Becoming a mother is like waking up and realising you have a new roommate you’ve never met or seen before. A woman must make a lot of readjustments when she becomes a mum, there are so many changes going on. Some changes are more obvious than others. Some of the changes that occur can sometimes be forgotten about or brushed to the side and those are the emotional changes. It just so happens that these emotional changes are mainly neurological ones.
During pregnancy the body is preparing and fine tuning the very make-up of the mother’s brain. Scientists who have observed new mothers have discovered behavioural changes in the way they act. And it all links to what’s happening in the different parts of the brain. The brain becomes more concentrated. It ramps up the areas that control empathy, anxiety and social interaction.
Basically, all the pregnancy and postpartum hormones give the mum a huge wallop of chemicals which help to attract the new mom to her baby but they also in turn increase all the other maternal feelings of unconditional love, wild lioness protectiveness and colossal worry. I’m sure some of you have been sat watching telly during your pregnancy and an ad might come on that just sets you off, the tears suddenly are streaming down your face. Or that constant worry that sets in about the most trivial things.
These feelings are all very real and relevant. Some scientific research has now discovered that, because of these chemical changes and hormonal surges during pregnancy and birth, many women experience anxiety and depression during pregnancy and postpartum. Some women may become a little obsessive like washing hands and checking the baby. Some mothers have reported high levels of thinking patterns that they cannot control, constantly thinking about the baby: are they healthy, are they sick, have they been fed enough? Perhaps increasing hormones like oxytocin and endorphins during pregnancy and postpartum can help.
Oxytocin helps to shape healthy relationships, trust and intimacy. Women experience a release of oxytocin during orgasm, during childbirth and breastfeeding. Also known as the cuddle hormone, it is why personal touch will increase the flow of oxytocin. Some scientists recommend at least 8 hugs a day! Endorphins are released as a reaction to pain and stress and can help to ease anxiety and depression. Understanding the changes that your body goes through prior to having your baby can help explain so many things. You will have read how your body changes in preparation to giving birth to your baby and you will have read about how to react to the changes in your baby.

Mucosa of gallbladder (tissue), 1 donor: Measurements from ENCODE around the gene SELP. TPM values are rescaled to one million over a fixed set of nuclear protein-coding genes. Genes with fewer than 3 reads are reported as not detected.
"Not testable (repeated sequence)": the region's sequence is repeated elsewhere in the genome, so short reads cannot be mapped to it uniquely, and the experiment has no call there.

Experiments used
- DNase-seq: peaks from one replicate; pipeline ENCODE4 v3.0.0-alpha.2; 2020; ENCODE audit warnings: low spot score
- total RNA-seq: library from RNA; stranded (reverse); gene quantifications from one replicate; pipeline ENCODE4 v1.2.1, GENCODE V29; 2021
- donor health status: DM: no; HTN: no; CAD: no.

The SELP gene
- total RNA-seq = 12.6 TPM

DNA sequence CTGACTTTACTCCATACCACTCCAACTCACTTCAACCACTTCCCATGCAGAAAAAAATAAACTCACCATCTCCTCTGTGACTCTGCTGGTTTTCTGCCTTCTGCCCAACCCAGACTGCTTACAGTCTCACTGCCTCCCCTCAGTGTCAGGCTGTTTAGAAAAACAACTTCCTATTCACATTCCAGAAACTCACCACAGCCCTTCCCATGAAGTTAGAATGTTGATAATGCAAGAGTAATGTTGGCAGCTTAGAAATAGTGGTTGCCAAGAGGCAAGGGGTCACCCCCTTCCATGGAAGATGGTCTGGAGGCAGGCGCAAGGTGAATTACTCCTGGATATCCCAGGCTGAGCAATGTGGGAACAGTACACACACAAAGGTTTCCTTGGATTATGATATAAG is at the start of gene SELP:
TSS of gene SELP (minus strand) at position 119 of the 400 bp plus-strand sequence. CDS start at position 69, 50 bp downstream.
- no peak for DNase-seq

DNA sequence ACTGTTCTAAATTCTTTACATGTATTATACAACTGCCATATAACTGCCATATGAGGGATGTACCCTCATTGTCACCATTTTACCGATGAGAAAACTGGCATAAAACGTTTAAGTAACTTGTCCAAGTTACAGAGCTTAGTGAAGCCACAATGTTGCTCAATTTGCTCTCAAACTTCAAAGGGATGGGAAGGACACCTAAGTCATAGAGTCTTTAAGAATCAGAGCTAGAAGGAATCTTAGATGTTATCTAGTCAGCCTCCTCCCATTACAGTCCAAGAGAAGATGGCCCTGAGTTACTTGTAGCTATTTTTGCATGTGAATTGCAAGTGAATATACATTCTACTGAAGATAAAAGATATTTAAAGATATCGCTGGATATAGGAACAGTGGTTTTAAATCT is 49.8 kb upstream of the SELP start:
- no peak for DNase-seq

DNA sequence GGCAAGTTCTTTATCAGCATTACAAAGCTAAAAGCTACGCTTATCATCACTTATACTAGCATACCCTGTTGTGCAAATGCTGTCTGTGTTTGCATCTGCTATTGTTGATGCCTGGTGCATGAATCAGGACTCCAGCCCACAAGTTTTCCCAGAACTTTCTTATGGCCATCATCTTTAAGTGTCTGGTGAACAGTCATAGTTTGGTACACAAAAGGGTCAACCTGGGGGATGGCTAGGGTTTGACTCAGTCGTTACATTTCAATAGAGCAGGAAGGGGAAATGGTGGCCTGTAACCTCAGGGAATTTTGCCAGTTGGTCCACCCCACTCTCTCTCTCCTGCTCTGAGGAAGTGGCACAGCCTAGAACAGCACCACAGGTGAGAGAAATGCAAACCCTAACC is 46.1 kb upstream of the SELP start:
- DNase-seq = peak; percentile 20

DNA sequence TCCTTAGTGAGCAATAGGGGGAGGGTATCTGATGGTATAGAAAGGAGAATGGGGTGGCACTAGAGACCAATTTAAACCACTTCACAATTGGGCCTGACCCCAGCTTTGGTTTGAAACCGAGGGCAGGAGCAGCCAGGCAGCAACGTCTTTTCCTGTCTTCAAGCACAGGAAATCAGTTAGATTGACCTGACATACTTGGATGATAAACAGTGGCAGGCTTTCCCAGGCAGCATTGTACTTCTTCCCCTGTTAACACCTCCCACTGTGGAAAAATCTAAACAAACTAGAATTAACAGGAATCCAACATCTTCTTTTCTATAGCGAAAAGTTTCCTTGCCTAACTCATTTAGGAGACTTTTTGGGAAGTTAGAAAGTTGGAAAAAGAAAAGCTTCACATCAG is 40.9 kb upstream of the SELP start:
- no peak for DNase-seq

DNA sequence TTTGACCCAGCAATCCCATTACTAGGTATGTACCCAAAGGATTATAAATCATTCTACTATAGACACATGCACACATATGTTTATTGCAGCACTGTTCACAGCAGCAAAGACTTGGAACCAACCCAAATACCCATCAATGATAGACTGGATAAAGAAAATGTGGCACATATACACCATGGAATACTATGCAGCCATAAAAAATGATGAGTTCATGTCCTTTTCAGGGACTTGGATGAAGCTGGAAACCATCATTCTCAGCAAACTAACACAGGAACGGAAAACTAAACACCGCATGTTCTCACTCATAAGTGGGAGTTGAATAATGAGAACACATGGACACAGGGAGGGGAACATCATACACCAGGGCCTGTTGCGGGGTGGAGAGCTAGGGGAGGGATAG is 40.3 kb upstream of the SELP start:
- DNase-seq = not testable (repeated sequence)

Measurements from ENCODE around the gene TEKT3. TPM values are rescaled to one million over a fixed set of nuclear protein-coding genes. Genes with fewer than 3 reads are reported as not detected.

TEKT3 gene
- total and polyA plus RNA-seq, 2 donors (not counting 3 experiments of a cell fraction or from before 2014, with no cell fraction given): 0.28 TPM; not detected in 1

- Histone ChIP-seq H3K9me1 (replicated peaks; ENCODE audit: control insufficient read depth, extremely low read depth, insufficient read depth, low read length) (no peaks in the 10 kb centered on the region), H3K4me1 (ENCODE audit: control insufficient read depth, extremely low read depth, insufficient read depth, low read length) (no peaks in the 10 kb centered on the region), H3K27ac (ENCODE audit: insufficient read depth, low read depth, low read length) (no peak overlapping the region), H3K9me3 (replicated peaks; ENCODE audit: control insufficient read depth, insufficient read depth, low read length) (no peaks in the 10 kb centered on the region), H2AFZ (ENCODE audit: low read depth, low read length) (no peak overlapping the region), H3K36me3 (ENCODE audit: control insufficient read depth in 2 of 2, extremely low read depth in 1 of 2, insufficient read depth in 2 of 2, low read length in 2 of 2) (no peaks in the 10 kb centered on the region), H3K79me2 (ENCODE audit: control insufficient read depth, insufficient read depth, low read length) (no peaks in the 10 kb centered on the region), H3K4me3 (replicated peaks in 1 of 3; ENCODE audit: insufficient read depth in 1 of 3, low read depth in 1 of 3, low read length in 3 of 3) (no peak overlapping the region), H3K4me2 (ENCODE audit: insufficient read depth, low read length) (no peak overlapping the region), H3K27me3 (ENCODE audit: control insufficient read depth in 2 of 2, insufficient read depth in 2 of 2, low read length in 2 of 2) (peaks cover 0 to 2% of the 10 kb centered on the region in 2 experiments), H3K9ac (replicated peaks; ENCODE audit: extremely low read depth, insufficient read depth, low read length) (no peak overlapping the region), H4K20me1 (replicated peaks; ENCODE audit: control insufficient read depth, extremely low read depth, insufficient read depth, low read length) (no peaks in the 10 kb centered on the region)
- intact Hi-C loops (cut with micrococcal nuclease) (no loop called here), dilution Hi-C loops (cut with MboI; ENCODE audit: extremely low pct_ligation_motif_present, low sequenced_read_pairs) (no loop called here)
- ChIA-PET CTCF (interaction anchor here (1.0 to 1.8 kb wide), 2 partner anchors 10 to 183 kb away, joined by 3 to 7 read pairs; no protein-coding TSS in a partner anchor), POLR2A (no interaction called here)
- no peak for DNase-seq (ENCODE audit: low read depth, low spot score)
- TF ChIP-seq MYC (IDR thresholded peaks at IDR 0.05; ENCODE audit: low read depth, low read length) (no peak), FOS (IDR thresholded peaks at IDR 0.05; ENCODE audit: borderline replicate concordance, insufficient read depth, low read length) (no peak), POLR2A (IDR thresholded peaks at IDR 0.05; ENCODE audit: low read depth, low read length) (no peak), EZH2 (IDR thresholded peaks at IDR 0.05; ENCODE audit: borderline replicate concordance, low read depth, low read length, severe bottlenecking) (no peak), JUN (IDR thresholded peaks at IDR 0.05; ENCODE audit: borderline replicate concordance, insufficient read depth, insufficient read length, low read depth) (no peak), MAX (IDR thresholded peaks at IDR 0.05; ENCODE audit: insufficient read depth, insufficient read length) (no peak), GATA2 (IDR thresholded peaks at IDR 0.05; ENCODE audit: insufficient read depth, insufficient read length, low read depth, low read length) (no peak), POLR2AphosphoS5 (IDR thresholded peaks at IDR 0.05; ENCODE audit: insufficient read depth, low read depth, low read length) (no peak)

But have you considered how to take care of you and how to react to the changes within you? Women go through a metamorphosis of kinds when they become a mum. Emotionally and physically you must ensure to take care of yourself. As well as learning to take care of the new baby you are learning to become a new family unit. You must rebuild your strength through care, rest, nutrition and help. Mums can become overwhelmed by exhaustion. They forget to eat or they just don’t have time and then they don’t ask for help. All of these are contributing factors to the depletion of those fabulous happy hormones.
Ensure you eat a healthy balanced diet whether your breastfeeding or not. Make sure to eat good carbs, low GI and nutritious foods. For example muffins, sourdough spelt toast, bananas, brown rice and oats. Make sure you’re getting enough B Vitamins. These are beneficial and essential vitamins when breastfeeding too. Getting enough rest is difficult and it is practically impossible to get the recommended 8 hours sleep… I don’t think I get that now! But there are other ways you can rest.